This is a notebook and guide for learners of English as a second or overseas language, all over the earth. Most of the writings here are in Basic English, first designed by C. K. Ogden, using 850 necessary words and a number of international words only.
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English Prose Fiction
There are two different sorts of long fiction stories in English language: romance and novel.

Romance is long story, in verse or prose, about someone, long time back or in a far-a-way place, doing something special. The person is generally of a high birth, very good looking or with a special quality. A romance is frequently a love story or an accout of a long journey. Romance has a very long history. One of the most noted examples in English is the stories of King Arthur and his men of the round table, by Thomas Malory.

Novel is new sort of romance in prose, about a common person in nearer times in a place not so far away from the reader. It's generally fiction with a taste of true stories: the persons in the story are like the ones living in your town, doing common things every day.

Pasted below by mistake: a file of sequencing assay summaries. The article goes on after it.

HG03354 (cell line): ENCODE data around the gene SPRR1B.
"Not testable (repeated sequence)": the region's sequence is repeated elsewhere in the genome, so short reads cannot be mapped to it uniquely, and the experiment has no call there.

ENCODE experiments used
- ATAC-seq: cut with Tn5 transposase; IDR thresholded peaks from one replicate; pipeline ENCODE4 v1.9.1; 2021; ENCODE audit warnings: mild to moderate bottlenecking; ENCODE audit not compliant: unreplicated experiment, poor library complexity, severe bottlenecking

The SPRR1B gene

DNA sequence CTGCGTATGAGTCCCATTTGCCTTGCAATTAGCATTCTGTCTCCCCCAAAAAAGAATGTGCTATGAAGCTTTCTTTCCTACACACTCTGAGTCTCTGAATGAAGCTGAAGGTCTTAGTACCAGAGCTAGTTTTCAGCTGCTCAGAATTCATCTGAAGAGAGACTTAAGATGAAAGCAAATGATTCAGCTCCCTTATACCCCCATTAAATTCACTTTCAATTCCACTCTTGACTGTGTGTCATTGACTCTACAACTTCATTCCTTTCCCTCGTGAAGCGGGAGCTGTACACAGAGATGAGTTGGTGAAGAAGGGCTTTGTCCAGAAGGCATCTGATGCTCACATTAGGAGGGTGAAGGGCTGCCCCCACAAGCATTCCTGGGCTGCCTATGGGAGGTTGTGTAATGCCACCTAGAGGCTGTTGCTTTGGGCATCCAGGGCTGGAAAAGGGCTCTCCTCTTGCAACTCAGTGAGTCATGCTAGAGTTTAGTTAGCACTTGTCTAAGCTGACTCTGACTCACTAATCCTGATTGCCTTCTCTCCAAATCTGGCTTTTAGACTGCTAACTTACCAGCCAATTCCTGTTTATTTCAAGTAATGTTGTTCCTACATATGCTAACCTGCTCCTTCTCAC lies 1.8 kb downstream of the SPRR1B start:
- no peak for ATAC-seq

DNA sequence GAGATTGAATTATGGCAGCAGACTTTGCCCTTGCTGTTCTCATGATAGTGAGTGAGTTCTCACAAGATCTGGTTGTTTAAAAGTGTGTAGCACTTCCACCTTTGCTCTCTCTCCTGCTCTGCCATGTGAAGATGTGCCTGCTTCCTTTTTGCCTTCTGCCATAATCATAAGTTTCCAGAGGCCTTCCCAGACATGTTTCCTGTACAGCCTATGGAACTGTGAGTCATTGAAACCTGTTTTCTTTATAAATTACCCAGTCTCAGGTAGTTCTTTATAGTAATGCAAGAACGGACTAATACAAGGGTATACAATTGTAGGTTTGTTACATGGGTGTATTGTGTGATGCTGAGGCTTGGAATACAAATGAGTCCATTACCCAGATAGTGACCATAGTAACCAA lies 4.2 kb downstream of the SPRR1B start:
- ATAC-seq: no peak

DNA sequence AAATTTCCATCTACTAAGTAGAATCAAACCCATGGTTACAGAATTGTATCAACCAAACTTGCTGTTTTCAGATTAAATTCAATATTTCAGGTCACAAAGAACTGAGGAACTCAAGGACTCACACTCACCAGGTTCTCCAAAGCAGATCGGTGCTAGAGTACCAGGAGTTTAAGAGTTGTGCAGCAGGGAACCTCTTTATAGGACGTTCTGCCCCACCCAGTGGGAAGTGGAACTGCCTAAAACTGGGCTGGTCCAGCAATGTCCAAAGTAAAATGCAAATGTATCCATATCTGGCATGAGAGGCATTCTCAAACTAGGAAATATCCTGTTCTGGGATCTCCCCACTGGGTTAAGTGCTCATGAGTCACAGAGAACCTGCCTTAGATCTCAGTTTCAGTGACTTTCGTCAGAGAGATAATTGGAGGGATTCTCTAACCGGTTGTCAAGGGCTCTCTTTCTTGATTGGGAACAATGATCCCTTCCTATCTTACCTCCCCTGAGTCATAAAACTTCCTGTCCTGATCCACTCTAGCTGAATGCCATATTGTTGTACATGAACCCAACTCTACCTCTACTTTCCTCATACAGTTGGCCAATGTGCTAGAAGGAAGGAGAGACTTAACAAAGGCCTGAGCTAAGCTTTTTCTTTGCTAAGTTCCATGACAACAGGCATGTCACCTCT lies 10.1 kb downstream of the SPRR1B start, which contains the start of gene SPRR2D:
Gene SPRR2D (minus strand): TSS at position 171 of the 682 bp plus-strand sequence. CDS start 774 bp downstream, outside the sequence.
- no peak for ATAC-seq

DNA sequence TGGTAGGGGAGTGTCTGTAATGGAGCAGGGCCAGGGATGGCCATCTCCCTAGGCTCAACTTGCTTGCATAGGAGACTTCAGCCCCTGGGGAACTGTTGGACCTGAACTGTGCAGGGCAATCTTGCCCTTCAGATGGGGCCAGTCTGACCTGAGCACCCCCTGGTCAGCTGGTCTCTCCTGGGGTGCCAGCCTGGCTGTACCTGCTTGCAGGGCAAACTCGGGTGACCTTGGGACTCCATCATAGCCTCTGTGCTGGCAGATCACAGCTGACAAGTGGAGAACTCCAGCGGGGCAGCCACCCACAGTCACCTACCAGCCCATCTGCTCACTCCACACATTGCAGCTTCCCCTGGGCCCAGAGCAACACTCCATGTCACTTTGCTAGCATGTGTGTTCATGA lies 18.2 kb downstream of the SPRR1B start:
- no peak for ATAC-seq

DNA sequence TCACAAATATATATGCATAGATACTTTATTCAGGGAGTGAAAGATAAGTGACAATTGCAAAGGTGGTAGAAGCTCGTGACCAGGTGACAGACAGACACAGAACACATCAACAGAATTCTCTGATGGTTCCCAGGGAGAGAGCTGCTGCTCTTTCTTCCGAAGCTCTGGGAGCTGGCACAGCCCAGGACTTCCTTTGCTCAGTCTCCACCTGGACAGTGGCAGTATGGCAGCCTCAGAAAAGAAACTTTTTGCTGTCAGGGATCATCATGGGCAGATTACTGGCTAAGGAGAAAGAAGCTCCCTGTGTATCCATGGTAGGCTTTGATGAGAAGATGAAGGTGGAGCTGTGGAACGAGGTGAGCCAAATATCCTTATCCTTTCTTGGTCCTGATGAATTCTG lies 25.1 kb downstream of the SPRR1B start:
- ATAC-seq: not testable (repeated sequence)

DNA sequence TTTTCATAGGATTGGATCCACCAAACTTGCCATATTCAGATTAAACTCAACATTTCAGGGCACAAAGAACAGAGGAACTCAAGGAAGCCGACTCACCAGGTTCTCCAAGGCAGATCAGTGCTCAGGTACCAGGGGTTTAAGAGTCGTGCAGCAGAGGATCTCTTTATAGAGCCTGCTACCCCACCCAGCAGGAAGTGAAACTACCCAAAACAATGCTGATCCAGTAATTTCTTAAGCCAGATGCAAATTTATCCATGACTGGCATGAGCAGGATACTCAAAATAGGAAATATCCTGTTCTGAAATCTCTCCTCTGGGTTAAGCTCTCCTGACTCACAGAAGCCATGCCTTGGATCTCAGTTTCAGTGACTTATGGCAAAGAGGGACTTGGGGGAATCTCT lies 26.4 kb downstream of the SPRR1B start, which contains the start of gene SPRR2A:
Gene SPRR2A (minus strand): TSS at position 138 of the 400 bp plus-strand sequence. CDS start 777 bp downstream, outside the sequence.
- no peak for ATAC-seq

Edward Said sees the development of English novels with the development of England ruling over other nations. Their going out on ships gave birth to Robinson Crusoe, the bridge from English romance to novel, or, in a way, the first English novel.

Robinson Crusoe, though most of the story takes place in a far-a-way land, is more like a true story: the common man Robinson gives an account of his experience in simpler English with everyday details.

After Robinson Crusoe, Britain had a number of new writers giving out novels. Those noted English novels were chiefly about persons in England, with some connection from countries ruled by England. What is strange and interesting is most of the persons in the novels, and most of university teachers working on those writings, are not conscious of the strong power-connection which was the physical base of English culture.
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